Wednesday, December 24, 2014
It's Christmas Eve. Happy Christmas!
Whether you've been stressed out, rushing around, trying to get everything done, or excited, happy as a clam, or relaxed about it, at some level - for most people - the arrival of Christmas is a relief.
I doubt the solstices were ever that big of a deal in places close to the equator, since there isn't a dramatic change in the length of days and nights, but the further away from the equator you get, the more profound it becomes to welcome back the daylight. It's certainly a big deal in the United States where we celebrate many different versions of the solstice rite. The Jewish solstice is Hanukkah, the Christian solstice is Christmas. Pagans celebrate the solar solstice and in the secular world, January 1 marks the solstice.
I believe we are hard-wired to enact sacred dramas to honor and celebrate the return of the light. It's a mid-brain activity which can not be rationally explained away. Light and warmth are necessary for survival. We sense the solstice at the deepest level of body and being.
The cards and gifts we give are offerings to Brother Sun, a way of showing him we wish for the return of longer days and more warmth. We give them to each other, mostly. It's also our custom to be generous at this time, to give to those in need. This, too, is a wonderful way to honor Brother Sun. Offerings are a part of almost every human ritual. It probably doesn't matter to whom we give, only that we're generous.
When the longest night finally arrives, however you mark it, at an instinctual level, it's a relief. Even the most blasé about the holidays can sense the change. The gifts are all wrapped, everything is in place. The sun is reborn and now we can celebrate its return. Our work is done. We can finally relax. Cheers!
After Christmas, in the U.S. we enter the odd tunnel between the old and new secular year. There are people who go to work, because they must or because they're required to. The office workers who go to work between Christmas and New Year's puzzle me. All offices should be closed. What can be accomplished? I mean really. There is a strange kind of non-energy between Christmas and New Year's. It's hard to be productive. I think maybe we should try not to be productive, to rest. Maybe.
The astrology of this Christmas is powerful. In the auspicious environment created by the movement of our extended family in the sky today and tomorrow, it would behoove you to visualize carefully how you'd like 2015 to unfold. Set in place the pattern for the months to come, in your mind and heart at least. How are you doing in body, mind and spirit? What do you need in the coming year for ensoulment, completion and wholeness?
Imagine only the best year for yourselves, ok? OK. And may it be so.
Thursday, October 23, 2014
Health and sickness are more a matter of luck - good and bad - than anything else. We have to try to figure out how to stay healthy, also how to heal when we're down and out. We are curious animals and we do not want to suffer.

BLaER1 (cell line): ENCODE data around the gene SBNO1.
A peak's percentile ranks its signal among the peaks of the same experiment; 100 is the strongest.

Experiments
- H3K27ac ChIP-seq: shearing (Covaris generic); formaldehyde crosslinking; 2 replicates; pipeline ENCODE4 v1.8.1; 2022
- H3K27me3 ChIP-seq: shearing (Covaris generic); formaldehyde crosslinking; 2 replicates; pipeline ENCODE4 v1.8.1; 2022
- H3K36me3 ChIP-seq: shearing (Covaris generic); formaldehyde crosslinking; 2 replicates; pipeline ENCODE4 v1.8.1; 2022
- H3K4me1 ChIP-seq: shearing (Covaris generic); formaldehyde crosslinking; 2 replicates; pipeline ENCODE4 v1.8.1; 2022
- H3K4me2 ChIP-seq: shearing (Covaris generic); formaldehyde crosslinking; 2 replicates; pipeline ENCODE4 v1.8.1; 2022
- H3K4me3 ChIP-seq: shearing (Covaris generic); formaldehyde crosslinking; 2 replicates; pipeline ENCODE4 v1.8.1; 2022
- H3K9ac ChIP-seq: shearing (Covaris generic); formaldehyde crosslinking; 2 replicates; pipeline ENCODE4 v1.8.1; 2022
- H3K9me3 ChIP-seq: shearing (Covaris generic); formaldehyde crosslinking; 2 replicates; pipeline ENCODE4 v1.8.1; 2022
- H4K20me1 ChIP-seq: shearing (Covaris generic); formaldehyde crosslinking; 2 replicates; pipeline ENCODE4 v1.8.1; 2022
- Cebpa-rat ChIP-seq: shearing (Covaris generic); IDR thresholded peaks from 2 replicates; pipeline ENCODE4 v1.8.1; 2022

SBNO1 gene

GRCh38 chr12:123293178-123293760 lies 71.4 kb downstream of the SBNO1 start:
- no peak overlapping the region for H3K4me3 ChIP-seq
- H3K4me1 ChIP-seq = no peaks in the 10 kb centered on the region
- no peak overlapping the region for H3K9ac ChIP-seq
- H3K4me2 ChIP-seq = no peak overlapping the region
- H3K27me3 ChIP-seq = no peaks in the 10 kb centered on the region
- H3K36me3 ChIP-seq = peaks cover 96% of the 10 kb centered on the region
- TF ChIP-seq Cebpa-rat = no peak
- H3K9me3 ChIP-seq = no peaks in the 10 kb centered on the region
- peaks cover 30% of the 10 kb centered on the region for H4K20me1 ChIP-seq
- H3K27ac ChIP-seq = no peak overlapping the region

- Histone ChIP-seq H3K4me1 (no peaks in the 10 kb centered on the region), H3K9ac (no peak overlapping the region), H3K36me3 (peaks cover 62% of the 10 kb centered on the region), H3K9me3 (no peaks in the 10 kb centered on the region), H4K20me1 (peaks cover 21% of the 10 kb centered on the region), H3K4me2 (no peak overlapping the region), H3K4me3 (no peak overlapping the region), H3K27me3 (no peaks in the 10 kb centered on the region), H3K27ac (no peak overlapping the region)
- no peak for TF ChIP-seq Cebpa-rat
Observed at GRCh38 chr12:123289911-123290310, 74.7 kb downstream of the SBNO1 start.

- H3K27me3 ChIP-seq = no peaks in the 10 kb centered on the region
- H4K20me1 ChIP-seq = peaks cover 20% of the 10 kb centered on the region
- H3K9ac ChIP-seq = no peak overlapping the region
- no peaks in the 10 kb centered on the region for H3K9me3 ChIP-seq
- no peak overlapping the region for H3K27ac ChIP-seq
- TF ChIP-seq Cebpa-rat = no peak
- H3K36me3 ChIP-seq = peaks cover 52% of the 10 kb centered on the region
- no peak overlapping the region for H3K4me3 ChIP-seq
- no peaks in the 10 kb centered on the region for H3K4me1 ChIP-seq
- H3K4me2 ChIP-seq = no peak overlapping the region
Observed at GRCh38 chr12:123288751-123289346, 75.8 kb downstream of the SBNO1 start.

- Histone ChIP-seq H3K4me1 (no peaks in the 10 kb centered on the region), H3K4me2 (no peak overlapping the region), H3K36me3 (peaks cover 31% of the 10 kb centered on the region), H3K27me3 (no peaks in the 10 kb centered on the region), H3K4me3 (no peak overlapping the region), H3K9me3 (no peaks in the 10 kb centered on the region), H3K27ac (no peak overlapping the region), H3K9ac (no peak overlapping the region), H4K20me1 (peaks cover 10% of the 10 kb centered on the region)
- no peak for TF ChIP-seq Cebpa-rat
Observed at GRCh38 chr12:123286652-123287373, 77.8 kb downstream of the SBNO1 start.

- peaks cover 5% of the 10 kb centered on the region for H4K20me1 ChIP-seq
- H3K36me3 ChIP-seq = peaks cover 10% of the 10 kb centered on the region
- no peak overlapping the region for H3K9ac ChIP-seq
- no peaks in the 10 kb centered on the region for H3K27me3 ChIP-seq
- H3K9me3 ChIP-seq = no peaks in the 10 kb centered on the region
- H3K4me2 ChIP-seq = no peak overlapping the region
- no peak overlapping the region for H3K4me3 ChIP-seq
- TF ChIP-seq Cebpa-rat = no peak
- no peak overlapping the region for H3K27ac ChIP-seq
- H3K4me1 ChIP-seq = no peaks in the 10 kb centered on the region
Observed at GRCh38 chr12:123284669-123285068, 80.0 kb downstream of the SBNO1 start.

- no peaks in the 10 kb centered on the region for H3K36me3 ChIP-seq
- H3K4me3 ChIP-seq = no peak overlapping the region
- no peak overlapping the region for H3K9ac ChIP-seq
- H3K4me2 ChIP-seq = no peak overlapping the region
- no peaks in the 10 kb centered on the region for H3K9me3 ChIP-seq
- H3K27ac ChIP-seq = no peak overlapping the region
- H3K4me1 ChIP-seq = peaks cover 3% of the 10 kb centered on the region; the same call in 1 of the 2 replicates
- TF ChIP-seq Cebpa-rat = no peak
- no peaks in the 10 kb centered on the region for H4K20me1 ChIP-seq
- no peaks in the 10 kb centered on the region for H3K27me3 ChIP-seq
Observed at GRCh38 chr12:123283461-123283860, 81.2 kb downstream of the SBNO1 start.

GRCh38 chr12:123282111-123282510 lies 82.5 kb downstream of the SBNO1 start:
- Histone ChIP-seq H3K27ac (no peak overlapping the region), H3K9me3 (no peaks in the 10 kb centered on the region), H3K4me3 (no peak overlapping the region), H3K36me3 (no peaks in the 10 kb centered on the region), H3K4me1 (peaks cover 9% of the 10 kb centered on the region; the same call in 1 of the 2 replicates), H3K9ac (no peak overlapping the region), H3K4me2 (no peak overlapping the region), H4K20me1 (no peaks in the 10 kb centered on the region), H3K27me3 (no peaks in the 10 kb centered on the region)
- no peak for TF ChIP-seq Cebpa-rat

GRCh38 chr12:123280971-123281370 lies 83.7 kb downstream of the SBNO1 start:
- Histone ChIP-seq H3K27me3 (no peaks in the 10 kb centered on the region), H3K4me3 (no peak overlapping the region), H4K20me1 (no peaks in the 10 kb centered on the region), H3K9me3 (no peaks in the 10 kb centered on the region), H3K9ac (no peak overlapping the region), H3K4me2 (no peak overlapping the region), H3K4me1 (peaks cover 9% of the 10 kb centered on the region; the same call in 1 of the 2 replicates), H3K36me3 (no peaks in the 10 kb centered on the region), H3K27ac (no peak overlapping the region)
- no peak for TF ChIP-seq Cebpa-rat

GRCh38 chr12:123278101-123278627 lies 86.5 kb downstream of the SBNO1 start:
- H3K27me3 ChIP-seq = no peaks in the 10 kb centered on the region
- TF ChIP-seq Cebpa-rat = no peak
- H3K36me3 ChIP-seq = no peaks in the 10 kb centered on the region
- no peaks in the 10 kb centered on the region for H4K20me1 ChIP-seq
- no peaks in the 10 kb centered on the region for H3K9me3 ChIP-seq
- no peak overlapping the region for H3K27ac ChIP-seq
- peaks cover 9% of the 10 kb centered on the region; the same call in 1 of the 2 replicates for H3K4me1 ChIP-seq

Even though the healing arts have has been practiced for a hundred thousand years, still, what "works" - as we say - remains mysterious even to the most brilliant medical minds of all time. We're just guessing, prone to trends of the moment. We have to try! Looking back on some mainstream, accepted practices in the past can be alarming.
Doesn't it make you wonder what medical procedures we are currently
using that will seem as ghastly in a hundred years? I wonder.
There are treatments and medicines that work much of the time, though there is no medicine that works well for everyone in every situation. The placebo is certainly effective, not only in the form of the sugar pill, but also in surgery. I read about a massive study in which they were able to determine that if the pill was green, people felt calmer, if it was red they felt energized, blue helped people sleep through the night. We are so suggestible!
However, even a placebo doesn't always cure us. The mind is powerful, but not all powerful. We are much more than chemistry sets that only need balanced numbers in order to work optimally. We are complicated beings.
Because healing is so mysterious, medicine is an extremely superstitious art. I'm talking about every kind of medicine.
Remedies for the common cold abound. The reason there are so many is because there is no cure. I think the body takes on a visiting virus every now and then, to flex its muscles, to become stronger and better organized, to cleanse the body of detritus. There is no cure. It's a systemic detox in the Reyaverse at least. It's not the virus's fault. We take it on every now and then.
Once ill, you can hamper some of the symptoms, you can rest and eat chicken soup, you can power through it - everyone has their own approach - but you can not avoid it. It has to run its course.
Still, everyone has a remedy they swear by. You HAVE to eat raw garlic mixed in honey, or you must have this soup or that juice. At the first sign you must take zinc, or the homeopathic stuff. If you guzzle Nyquil and sleep 10 hours, you will wake up well. Etc. Could go on and on, right?
I have my own ritualized behavior for contending with a cold, of course! Don't you?